(Submitted August 21, 1997)
I studied a bit of astrophysics at UCLA. I was trying to recall the
estimated rate of speed that our Sun is moving in relation to the center
of the milky Way galaxy.
And is the whole Milky Way galaxy moving also? I would assume so, but
was wondering if there is some calculations.
The Sun orbits the center of the Milky Way at about 250 km/second
and it takes about 220 million years to complete an orbit.
The Milky Way is part of a group of galaxies known as the Local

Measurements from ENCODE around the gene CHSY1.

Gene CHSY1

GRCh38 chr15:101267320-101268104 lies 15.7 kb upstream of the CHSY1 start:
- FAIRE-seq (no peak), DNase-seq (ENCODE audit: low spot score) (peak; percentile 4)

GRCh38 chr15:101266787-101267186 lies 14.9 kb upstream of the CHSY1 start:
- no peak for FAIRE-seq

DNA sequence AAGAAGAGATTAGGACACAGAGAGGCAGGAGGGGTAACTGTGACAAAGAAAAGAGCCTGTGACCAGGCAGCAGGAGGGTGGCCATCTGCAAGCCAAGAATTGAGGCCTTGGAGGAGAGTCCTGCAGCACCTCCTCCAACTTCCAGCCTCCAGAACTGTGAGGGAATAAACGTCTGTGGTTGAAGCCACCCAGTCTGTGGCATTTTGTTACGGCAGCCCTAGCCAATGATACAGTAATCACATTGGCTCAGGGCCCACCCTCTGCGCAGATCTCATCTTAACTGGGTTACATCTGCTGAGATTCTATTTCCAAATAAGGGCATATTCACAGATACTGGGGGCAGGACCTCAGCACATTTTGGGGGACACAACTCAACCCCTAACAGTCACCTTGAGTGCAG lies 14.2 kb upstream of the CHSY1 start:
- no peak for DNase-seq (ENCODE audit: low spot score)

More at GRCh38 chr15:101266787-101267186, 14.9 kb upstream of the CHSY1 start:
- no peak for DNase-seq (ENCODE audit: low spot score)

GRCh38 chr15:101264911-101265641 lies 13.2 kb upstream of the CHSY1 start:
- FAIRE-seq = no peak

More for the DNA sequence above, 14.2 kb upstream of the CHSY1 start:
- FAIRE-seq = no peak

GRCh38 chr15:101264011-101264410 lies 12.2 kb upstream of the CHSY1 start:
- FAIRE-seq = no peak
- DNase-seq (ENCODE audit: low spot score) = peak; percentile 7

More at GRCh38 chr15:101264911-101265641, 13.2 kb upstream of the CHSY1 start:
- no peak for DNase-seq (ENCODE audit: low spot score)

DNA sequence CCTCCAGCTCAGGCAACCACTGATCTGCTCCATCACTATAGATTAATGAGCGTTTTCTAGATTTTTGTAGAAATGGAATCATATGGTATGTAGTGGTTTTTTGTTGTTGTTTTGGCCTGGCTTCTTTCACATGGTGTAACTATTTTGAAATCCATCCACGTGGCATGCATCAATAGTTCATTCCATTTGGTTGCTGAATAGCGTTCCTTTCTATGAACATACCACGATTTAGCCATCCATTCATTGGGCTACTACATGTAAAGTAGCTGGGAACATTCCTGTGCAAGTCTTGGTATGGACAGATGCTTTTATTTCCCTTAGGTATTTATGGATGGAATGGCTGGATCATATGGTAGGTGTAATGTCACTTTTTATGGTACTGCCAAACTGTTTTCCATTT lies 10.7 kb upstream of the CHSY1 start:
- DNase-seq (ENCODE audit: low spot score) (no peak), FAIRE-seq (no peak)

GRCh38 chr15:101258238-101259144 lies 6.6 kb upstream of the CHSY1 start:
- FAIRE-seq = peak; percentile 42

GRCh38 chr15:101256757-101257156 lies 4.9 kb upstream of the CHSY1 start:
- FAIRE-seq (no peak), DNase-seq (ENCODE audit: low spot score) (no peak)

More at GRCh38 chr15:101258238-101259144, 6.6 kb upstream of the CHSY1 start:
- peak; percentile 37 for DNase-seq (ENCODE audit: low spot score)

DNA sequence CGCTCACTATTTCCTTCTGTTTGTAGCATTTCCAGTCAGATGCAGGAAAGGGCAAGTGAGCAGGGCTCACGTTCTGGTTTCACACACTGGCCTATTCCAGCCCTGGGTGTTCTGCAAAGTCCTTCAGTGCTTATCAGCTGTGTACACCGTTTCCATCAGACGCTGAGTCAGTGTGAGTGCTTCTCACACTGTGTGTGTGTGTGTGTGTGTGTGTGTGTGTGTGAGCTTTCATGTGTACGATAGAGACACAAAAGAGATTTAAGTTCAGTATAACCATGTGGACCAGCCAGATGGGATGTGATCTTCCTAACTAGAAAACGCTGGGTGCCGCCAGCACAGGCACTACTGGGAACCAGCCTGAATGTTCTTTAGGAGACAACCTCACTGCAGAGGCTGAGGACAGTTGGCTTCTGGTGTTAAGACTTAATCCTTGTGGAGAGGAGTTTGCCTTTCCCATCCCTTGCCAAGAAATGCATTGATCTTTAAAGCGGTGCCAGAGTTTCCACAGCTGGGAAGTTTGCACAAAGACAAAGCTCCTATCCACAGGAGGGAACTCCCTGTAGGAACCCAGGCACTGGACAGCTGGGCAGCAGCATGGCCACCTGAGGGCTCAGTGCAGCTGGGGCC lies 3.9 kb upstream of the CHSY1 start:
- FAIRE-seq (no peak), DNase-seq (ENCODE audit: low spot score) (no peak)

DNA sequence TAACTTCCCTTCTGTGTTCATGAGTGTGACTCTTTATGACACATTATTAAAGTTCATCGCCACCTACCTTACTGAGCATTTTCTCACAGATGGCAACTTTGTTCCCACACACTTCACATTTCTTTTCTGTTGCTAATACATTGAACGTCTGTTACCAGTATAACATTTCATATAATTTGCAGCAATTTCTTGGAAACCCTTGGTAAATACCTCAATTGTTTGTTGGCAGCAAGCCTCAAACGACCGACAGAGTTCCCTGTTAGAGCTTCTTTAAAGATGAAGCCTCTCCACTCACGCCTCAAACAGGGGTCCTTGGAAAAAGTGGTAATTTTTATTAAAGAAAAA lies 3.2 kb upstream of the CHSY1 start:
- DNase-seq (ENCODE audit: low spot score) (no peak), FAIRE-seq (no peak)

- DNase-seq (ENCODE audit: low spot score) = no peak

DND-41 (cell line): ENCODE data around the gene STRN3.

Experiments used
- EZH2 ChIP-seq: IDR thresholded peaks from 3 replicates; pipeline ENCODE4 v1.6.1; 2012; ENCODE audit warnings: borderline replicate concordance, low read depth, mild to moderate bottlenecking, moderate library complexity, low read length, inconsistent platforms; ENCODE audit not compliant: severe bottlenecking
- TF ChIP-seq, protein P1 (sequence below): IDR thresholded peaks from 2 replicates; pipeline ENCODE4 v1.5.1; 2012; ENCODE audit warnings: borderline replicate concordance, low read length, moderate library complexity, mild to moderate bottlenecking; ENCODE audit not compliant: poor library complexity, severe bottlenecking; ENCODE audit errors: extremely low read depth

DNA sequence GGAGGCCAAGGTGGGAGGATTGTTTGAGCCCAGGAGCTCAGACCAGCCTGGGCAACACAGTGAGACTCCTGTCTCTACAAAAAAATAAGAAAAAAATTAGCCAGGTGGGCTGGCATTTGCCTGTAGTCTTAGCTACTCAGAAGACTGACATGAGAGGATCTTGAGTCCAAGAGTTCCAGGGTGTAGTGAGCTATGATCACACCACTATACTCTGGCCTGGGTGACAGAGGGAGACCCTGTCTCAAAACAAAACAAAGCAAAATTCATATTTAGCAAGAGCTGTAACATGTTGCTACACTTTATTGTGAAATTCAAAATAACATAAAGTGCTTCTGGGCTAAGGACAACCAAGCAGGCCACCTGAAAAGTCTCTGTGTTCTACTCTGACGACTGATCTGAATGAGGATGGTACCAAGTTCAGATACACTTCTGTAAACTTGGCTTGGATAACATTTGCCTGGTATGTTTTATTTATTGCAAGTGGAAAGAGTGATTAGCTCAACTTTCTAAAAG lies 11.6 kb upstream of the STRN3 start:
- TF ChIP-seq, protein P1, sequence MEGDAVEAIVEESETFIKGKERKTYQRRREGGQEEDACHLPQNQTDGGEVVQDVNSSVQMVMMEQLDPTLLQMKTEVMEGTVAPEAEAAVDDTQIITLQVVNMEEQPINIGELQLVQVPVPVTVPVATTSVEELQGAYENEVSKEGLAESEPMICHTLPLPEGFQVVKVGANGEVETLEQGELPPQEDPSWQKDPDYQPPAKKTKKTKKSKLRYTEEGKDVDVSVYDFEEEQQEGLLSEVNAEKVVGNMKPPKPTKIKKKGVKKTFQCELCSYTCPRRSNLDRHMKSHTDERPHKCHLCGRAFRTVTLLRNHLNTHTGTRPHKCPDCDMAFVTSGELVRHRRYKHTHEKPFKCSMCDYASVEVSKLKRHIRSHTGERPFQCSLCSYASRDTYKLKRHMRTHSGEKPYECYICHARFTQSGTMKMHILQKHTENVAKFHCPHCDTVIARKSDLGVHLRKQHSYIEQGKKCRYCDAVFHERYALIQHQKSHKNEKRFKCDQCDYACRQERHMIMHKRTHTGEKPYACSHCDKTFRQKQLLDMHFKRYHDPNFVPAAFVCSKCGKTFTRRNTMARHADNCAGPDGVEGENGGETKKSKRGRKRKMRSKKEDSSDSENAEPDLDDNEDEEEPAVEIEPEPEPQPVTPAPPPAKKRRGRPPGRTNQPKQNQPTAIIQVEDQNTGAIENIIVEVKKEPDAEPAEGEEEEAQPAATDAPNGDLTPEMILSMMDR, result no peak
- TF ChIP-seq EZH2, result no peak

Group. All of these are moving relative to each other due to their
gravitational interaction with speeds of around 100 km/s or less.
Calculating the velocities of the galaxies in the Local Group is difficult
because there are probably members that have not yet been discovered
because they are too dim or are obscured by the plane of the Milky Way.
The radial velocities relative to the Milky Way are found by measuring
Doppler shifts in the spectra of stars in the galaxies. You will find
more information at
The Local Group is also moving at about 600 km/second relative to
the cosmic microwave background. There's a nice picture of this at
Damian Audley and David Palmer
for the Ask an Astrophysicist Team